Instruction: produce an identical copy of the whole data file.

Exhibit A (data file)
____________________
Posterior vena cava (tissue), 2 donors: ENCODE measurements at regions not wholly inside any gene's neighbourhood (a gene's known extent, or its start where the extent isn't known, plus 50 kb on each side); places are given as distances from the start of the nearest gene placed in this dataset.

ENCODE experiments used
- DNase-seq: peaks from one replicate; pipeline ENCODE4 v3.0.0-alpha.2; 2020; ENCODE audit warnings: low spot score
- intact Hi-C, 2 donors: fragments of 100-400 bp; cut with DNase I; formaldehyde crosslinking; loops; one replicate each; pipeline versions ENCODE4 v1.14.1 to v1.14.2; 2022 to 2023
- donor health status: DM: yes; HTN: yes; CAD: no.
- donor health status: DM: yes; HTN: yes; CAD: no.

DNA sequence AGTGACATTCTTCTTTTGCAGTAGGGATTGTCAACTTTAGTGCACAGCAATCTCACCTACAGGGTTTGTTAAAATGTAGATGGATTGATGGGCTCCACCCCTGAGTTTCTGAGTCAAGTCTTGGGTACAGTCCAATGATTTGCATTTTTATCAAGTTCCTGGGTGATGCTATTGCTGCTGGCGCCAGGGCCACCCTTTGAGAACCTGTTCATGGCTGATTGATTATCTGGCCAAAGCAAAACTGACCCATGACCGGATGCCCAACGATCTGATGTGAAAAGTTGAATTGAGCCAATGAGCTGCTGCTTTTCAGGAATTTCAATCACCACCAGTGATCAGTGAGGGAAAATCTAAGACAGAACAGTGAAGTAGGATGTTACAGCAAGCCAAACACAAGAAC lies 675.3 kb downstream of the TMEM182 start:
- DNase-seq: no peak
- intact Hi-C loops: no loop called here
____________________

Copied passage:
Posterior vena cava (tissue), 2 donors: ENCODE measurements at regions not wholly inside any gene's neighbourhood (a gene's known extent, or its start where the extent isn't known, plus 50 kb on each side); places are given as distances from the start of the nearest gene placed in this dataset.

ENCODE experiments used
- DNase-seq: peaks from one replicate; pipeline ENCODE4 v3.0.0-alpha.2; 2020; ENCODE audit warnings: low spot score
- intact Hi-C, 2 donors: fragments of 100-400 bp; cut with DNase I; formaldehyde crosslinking; loops; one replicate each; pipeline versions ENCODE4 v1.14.1 to v1.14.2; 2022 to 2023
- donor health status: DM: yes; HTN: yes; CAD: no.
- donor health status: DM: yes; HTN: yes; CAD: no.

DNA sequence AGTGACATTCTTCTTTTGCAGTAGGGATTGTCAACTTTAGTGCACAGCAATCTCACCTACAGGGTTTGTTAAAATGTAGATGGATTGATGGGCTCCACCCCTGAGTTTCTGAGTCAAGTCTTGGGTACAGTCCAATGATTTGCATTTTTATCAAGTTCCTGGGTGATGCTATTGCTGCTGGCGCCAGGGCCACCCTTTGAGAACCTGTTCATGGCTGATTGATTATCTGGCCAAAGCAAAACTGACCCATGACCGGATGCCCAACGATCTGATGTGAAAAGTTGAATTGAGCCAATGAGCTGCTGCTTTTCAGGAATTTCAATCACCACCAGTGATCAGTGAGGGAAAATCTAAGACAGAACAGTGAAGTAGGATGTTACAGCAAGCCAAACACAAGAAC lies 675.3 kb downstream of the TMEM182 start:
- DNase-seq: no peak
- intact Hi-C loops: no loop called here